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Nebraska op cashes in on educational data

Tue, 09/30/1997 - 8:00pm
Leslie Ellis
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When Galaxy Cablevision undertook a network upgrade two years ago, it seemed a logical way to save on costs by consolidating headends.

This month, that upgrade turns into a moneymaker, too, as Galaxy starts collecting state funds from the Nebraska Department of Education for distance learning and high-speed data services.

The paycheck is large: One-time fees of roughly $60,000 per school from 30 participating schools, and about $279,000 per year in recurring fees collected from the aggregate schools.

Galaxy, headquartered in Sikeston, Mo. runs 550 cable systems in 16 states. In Nebraska, the MSO has been routinely interconnecting its 95 systems there, collapsing a widely-scattered topology into seven or eight system clusters per headend.

More recently, Galaxy's upgrade surpassed the predictable and also became a tale of how it and a vendor partner seized an opportunity, then fought to keep it.

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The smell of opportunity

It all started last November, when Galaxy approached the Nebraska Department of Education to see if there were any fits between local schools' needs and Galaxy's upgraded networks.

It turned out to be a well-timed call. The state was in the midst of planning how to interconnect four educational service units (ESUs 3, 4, 5 and 6) that served more than 60 K-12 schools in the same region.

At the time, Galaxy had already installed 350 strand miles of fiber in the southeastern portion of the state, which enabled it to gang 35 systems over four headends, executives explained to the NDE.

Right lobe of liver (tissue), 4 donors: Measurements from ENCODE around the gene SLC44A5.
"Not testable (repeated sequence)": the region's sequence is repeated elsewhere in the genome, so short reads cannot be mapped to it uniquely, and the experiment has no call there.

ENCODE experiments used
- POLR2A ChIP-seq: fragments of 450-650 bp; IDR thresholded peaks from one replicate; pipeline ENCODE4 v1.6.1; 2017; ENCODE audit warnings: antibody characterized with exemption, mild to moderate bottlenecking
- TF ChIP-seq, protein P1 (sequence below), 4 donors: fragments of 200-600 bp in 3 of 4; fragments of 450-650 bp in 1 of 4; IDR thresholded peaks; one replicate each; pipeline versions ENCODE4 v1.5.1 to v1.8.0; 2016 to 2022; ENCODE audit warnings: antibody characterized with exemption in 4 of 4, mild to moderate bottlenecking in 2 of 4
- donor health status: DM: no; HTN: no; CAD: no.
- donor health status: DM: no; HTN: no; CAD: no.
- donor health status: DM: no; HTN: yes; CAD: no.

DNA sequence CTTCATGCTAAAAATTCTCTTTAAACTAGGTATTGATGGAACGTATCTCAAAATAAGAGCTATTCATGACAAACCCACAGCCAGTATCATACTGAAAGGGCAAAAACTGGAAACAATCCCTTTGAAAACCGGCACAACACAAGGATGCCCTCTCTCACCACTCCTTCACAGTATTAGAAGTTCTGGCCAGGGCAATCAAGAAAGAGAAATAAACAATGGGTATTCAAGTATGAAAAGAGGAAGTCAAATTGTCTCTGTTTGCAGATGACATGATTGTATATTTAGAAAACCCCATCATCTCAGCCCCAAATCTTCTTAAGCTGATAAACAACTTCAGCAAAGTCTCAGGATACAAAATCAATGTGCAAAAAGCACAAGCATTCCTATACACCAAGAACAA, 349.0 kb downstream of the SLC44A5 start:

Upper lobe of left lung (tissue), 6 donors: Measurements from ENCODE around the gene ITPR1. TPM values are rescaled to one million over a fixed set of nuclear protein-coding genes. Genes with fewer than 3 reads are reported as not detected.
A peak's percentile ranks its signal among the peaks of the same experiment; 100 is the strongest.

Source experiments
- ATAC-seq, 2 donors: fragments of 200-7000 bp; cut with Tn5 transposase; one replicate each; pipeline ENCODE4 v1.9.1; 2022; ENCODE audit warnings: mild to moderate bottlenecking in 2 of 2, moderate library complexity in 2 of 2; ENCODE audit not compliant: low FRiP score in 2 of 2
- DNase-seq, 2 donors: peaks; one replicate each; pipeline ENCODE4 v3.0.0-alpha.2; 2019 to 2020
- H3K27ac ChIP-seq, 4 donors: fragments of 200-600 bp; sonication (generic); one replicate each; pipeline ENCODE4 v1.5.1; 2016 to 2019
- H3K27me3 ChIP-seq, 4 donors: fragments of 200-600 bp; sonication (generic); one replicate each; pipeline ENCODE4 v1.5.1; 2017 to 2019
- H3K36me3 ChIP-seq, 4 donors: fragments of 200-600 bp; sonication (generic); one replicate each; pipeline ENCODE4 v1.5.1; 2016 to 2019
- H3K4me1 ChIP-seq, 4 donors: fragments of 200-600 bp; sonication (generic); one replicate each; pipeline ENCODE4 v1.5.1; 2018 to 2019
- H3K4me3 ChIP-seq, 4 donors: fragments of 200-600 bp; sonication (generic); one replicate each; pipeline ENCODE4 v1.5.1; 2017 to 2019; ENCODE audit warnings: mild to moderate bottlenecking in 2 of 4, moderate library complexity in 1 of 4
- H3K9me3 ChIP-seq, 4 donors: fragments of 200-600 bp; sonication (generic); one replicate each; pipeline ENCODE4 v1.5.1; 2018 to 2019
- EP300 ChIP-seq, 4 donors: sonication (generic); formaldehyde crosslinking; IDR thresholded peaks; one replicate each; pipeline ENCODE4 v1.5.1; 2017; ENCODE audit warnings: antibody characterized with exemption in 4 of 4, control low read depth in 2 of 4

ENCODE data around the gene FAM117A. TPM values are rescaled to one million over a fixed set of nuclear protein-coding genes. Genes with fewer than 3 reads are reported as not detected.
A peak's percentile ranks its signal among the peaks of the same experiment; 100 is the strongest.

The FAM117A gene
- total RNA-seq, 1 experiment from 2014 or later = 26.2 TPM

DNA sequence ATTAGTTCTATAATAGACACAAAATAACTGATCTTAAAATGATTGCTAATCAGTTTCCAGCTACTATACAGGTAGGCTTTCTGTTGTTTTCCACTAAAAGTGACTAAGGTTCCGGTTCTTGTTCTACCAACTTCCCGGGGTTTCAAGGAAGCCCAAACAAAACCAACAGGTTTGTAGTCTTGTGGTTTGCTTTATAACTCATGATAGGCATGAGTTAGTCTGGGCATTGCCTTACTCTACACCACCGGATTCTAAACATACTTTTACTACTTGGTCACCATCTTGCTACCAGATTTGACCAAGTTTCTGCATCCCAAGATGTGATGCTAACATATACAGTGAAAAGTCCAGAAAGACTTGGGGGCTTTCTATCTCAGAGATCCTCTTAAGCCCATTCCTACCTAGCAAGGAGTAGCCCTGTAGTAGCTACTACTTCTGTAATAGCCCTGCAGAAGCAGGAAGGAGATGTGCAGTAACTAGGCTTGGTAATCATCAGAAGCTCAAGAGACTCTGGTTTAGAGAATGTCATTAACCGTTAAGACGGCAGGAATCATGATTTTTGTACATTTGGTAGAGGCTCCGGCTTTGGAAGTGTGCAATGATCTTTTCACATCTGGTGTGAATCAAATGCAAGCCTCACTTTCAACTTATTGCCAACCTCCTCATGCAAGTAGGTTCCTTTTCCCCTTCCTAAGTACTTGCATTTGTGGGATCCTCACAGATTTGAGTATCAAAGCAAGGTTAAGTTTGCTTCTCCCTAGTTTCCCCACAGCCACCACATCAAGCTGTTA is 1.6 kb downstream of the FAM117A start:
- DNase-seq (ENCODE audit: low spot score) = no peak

To educators, Galaxy's upgraded plant meant they could link 24 schools to three headends, says Terry Cordova, vice president of engineering for the MSO. Two weeks after it identified the distance learning application, Galaxy executives demonstrated the system to 175 educators. "We knew we had to work pretty fast to come up with a design for three of the ESUs," recalls Cordova.

Galaxy took along executives with Broadband Networks Inc., a State College, Pa.-based manufacturer, as a key technology partner that would enable the services.

Their pitch: To link Galaxy's fiber network directly to coaxial plant in each school, moving signals in an analog format, says Bob Beaury, president of BNI. "It's basic broadband — broadband plant dedicated to schools.

"The idea was to craft a hybrid fiber/coax configuration with fiber to the schools, and coaxial inside them," says Beaury.

Together, Galaxy and BNI showed educators how their analog solution could provide full-motion videoconferencing, wide area networking (WAN), high-speed data, and links to "NebSat," an educational satellite service.

"Frankly, it was a hit," says Cordova.

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"Most of the schools had some form of dial-up Internet connection; some had a 56 kbps line," he continues. "We offered, as part of our basic package, to deliver Internet traffic over our fiber network, so that they didn't need the phone lines, and they, of course, had the high speeds of cable modems."

The NebSat link also raised enthusiasm levels among the educators. NebSat isn't fully available in rural areas of the state, so Galaxy demonstrated how the programming could be moved from the downlink to the fiber, then dropped off to participating schools.

Educators loved the idea. One school system in particular — Milligan Public Schools, which graduated nine students this year — was especially relieved with the link for sheer survival reasons. "They're fighting just to survive, and a distance learning network could save them," one BNI executive recalls.

Enter: Telco threat

But, predictably, as acceptance levels grew from the educators, so did interest from competitors US West and Alliant Communications, two telcos serving different parts of ESUs 4, 5 and 6. Their counter pitch: Digital technologies.